Progressive dies allow a stamper to produce a finished part (in most cases) off one tool by incorporating many operations within the same tool. These operations can include notching, punching, coining, forming, tapping, bending and even assembly in some cases.
An automatic feeding system pushes or pulls a strip of material from a coil through all the stations of a progressive die. The part is carried from station to station attached to a carrier strip. At each station the part is accurately positioned so that a particular feature may be added. In the final station, the finished part is cut away from the carrier strip. The web of material left and any punchings from previous stations become the scrap.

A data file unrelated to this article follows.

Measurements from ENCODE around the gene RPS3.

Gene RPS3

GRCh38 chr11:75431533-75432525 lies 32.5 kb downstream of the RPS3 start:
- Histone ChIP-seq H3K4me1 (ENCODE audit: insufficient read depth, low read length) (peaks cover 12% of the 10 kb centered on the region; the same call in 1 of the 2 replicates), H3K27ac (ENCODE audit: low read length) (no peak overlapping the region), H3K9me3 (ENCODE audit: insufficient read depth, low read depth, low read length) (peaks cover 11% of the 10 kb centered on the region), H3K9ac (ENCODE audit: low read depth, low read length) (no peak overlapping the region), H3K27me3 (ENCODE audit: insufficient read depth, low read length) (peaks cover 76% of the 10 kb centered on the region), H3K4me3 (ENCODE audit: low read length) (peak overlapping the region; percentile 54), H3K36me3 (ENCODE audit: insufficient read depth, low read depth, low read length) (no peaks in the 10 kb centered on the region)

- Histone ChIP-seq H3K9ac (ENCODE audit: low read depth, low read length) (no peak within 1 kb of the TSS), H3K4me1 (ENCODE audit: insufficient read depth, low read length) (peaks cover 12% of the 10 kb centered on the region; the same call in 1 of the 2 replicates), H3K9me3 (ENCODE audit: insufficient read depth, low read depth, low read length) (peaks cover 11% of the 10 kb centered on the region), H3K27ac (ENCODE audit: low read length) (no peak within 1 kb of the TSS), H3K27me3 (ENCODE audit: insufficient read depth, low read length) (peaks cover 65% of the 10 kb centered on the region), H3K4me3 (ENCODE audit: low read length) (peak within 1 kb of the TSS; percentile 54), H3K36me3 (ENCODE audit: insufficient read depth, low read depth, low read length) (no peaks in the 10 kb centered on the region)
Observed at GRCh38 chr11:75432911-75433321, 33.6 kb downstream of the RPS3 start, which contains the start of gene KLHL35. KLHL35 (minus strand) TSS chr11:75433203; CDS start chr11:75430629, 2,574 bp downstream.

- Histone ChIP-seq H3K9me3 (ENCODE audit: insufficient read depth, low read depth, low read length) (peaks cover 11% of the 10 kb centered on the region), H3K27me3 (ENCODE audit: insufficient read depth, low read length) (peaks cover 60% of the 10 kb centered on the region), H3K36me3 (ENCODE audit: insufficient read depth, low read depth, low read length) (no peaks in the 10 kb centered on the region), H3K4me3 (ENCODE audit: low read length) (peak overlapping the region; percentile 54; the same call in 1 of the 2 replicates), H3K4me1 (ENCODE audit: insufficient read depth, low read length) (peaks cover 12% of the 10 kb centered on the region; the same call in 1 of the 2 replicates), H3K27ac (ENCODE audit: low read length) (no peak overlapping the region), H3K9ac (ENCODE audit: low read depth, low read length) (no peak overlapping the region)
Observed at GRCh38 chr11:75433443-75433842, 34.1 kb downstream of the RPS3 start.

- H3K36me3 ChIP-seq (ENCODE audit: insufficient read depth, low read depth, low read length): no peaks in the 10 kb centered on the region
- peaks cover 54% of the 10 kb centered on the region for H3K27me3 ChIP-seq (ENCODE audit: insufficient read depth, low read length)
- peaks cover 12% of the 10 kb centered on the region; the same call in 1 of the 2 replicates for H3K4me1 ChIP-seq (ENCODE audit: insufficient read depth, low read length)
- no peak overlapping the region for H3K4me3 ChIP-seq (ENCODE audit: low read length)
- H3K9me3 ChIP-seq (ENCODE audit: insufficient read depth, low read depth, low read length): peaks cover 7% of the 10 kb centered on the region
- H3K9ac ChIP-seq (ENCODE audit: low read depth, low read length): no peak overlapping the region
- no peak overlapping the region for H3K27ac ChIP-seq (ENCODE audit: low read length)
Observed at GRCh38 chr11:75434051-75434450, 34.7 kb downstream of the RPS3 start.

Progressive dies are put into power presses that move vertically. As the press goes up the top of the die goes up, and the material advances from one station to the next. Each station is spaced exactly (within fractions of a thousandth of an inch) the same distance apart and the feed is set and pilots are used to advance the material the exact same distance with each progression. Then the press comes down, the die closes, and each station performs the stamping operation. With each stroke a finished part comes off the end of the die.
The cost is determined primarily by the size of the part, number of features (punchings, bends, forms, etc) required, the difficulty of features required, and the accuracy (tolerances) required on the finished part. Generally the closer the tolerances needed, the more expensive the tool is.